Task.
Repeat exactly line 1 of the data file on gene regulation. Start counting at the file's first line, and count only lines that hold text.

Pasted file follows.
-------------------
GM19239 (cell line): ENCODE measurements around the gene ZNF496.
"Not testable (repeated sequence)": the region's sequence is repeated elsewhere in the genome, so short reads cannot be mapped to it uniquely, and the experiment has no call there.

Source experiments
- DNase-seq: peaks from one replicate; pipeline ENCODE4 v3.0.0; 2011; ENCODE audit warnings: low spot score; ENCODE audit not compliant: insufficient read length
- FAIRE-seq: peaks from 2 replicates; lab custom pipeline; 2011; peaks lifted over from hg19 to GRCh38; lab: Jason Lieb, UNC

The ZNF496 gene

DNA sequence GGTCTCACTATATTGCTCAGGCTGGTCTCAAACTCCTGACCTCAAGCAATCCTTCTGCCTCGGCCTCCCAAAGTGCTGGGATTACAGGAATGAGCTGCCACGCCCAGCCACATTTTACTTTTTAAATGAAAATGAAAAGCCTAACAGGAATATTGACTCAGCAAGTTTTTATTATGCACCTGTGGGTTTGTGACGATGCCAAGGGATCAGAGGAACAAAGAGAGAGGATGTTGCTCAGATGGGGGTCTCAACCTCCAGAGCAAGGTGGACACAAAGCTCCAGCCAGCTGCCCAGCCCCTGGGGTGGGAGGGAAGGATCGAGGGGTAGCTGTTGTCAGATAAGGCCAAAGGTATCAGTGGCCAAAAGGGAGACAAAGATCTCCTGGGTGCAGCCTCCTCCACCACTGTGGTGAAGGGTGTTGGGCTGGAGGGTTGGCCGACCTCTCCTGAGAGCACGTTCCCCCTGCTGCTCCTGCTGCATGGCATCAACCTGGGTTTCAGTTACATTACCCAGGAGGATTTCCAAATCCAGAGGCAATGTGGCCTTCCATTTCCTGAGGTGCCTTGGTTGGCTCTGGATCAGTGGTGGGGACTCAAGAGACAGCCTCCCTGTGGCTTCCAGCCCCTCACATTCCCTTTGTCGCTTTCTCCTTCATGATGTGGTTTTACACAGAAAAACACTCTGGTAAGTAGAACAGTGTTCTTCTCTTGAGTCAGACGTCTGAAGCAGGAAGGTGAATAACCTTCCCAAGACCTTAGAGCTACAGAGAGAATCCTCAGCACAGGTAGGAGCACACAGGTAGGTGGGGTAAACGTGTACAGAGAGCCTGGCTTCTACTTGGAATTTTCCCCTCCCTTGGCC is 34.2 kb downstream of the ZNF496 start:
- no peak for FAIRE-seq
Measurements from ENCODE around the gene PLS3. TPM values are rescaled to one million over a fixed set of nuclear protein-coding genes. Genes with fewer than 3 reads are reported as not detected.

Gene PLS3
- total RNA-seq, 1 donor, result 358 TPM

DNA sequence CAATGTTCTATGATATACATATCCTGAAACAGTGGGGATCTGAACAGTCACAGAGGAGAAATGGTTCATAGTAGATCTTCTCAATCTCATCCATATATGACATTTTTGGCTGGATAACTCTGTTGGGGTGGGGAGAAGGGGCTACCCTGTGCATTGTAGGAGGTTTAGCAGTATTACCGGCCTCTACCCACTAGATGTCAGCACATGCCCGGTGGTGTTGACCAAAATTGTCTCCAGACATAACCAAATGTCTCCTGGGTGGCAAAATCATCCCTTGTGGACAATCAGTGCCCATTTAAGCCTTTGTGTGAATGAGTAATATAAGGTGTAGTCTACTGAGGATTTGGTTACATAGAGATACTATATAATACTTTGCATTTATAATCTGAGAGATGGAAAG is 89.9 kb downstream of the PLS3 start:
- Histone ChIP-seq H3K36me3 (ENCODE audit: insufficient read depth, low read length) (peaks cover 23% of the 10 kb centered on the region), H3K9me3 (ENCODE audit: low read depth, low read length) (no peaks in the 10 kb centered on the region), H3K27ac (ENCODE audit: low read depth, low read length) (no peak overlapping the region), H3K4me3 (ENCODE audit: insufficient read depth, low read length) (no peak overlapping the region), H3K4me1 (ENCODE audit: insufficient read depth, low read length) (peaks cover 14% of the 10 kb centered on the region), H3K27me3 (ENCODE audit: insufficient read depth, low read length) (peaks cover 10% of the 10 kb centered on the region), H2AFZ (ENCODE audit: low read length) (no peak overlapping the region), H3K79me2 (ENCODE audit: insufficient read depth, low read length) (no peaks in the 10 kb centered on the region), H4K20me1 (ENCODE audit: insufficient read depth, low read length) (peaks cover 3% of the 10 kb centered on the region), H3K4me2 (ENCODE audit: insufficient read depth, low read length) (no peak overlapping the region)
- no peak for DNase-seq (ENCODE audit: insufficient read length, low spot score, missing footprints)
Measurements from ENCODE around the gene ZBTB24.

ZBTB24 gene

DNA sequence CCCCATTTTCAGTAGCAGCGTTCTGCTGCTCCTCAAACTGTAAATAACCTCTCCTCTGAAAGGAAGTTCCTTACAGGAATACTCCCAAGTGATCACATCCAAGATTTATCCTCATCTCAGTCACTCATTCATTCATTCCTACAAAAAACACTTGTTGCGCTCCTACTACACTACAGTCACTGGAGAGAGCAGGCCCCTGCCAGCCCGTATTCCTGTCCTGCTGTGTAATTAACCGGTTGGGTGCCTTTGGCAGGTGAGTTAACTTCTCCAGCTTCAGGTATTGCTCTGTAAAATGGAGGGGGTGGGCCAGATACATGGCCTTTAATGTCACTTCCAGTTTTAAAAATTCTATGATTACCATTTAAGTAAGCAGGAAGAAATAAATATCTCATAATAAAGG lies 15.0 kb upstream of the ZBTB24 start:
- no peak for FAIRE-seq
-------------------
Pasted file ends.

GM19239 (cell line): ENCODE measurements around the gene ZNF496.